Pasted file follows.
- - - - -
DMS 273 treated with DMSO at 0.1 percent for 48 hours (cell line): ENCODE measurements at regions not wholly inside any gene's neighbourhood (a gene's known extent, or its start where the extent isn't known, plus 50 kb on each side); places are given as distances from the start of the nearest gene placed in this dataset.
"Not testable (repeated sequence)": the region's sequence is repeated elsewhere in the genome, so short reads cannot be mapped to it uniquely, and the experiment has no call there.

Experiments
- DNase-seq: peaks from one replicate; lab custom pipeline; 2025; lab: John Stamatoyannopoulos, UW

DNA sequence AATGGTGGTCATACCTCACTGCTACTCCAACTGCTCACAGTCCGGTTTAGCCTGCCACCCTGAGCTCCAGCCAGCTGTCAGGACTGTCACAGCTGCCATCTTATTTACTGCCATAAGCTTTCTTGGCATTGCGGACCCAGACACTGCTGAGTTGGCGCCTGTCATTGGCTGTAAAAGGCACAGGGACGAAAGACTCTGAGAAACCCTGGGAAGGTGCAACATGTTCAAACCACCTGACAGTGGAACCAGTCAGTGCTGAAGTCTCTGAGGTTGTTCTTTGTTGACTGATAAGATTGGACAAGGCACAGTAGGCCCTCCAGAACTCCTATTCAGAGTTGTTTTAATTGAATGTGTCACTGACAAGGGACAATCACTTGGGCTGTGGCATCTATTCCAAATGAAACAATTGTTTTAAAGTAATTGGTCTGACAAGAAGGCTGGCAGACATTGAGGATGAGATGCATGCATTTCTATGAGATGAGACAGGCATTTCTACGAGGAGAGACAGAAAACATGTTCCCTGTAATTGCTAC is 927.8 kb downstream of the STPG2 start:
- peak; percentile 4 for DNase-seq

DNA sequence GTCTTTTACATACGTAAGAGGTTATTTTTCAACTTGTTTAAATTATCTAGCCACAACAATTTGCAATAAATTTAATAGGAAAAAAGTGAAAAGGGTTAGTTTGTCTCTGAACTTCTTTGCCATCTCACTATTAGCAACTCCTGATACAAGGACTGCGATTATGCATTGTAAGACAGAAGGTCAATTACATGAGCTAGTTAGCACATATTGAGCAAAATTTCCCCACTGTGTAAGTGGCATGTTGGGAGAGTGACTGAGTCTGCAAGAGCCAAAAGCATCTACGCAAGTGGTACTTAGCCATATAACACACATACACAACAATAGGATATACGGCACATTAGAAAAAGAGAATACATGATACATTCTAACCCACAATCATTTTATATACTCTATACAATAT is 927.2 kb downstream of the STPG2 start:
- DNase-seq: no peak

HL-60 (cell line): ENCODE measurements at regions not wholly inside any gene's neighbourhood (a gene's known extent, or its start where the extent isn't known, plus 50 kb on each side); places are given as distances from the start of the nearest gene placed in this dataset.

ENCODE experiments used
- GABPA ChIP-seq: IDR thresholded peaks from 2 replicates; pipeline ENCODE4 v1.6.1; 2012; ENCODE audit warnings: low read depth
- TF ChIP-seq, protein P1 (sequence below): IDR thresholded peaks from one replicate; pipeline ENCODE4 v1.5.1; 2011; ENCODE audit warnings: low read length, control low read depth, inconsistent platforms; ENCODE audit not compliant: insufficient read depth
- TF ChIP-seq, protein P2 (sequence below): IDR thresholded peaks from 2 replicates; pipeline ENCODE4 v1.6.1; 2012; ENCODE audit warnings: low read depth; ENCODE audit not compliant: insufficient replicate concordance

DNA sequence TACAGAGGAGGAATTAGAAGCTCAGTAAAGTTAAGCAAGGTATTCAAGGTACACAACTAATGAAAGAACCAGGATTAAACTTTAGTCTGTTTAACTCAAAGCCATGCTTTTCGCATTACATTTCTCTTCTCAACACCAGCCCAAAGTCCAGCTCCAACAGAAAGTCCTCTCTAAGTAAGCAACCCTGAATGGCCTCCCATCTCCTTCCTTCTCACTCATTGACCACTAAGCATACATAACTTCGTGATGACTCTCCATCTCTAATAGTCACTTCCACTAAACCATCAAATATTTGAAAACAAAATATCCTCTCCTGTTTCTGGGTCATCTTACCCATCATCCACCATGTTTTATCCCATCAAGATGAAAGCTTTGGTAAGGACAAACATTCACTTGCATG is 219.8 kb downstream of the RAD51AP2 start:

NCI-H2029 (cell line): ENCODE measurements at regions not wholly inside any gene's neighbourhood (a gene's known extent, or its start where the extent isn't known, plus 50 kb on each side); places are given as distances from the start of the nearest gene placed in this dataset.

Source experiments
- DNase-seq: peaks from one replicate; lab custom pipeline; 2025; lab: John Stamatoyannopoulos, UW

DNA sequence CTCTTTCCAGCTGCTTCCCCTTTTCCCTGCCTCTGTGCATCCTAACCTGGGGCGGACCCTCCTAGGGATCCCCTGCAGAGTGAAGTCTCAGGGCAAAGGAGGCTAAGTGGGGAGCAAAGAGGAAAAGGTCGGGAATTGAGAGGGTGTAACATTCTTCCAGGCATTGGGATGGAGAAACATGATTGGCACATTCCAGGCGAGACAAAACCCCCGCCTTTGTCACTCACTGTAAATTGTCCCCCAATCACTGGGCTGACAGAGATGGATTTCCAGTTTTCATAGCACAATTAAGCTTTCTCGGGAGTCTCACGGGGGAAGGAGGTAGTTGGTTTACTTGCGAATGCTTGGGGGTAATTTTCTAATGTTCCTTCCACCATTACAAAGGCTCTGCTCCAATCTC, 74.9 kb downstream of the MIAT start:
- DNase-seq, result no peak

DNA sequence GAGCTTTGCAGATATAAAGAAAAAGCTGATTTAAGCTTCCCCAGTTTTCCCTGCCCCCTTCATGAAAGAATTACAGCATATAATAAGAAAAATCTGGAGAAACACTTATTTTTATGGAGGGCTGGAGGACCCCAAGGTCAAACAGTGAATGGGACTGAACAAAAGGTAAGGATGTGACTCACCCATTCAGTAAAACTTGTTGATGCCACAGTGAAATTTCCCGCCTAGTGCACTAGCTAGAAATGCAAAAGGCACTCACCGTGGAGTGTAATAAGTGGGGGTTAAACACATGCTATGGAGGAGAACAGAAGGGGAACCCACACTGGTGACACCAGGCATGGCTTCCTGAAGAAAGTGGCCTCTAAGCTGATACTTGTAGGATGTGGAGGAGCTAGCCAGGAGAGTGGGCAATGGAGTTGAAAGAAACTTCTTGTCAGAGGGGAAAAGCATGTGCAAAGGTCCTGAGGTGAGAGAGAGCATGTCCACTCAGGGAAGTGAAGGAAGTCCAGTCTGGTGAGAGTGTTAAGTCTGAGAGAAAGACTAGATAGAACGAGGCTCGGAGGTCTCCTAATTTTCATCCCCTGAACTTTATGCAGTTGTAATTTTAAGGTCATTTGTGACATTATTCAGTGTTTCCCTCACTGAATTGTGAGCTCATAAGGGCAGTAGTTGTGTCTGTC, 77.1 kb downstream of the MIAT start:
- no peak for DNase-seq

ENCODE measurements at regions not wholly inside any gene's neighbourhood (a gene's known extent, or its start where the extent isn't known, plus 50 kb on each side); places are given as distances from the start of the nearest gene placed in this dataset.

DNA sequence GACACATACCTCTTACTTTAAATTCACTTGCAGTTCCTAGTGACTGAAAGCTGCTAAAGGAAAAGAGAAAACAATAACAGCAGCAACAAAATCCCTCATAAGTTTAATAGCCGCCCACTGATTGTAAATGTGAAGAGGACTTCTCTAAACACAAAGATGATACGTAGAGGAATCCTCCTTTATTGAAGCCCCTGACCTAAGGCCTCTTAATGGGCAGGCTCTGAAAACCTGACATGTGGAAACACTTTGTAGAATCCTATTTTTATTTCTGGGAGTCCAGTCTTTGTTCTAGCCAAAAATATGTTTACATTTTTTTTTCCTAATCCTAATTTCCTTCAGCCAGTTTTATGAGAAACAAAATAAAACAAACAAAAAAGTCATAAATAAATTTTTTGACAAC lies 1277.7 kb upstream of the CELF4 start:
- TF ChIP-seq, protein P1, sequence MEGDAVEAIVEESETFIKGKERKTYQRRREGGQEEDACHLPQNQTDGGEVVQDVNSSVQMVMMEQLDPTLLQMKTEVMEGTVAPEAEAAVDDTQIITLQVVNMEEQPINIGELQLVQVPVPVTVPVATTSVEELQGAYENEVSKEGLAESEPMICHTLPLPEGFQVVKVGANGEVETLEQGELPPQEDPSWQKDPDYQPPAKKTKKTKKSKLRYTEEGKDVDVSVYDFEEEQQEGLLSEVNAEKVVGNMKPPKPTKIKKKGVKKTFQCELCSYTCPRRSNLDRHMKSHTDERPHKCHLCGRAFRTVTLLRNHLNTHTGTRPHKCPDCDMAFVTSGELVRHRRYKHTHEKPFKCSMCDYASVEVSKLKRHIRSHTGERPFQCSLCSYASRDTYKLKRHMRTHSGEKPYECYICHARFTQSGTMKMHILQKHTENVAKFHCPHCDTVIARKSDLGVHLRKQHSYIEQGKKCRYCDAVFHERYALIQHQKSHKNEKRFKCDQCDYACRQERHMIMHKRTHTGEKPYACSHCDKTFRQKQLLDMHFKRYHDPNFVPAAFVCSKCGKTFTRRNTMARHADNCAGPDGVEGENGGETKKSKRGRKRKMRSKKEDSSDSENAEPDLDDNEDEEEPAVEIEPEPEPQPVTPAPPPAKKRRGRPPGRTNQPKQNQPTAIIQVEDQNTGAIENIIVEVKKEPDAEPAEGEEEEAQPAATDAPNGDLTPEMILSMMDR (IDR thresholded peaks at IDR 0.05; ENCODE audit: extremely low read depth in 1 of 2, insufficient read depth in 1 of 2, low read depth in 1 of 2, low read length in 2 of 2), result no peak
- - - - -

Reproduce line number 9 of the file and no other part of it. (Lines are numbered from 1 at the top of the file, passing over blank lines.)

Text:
HL-60 (cell line): ENCODE measurements at regions not wholly inside any gene's neighbourhood (a gene's known extent, or its start where the extent isn't known, plus 50 kb on each side); places are given as distances from the start of the nearest gene placed in this dataset.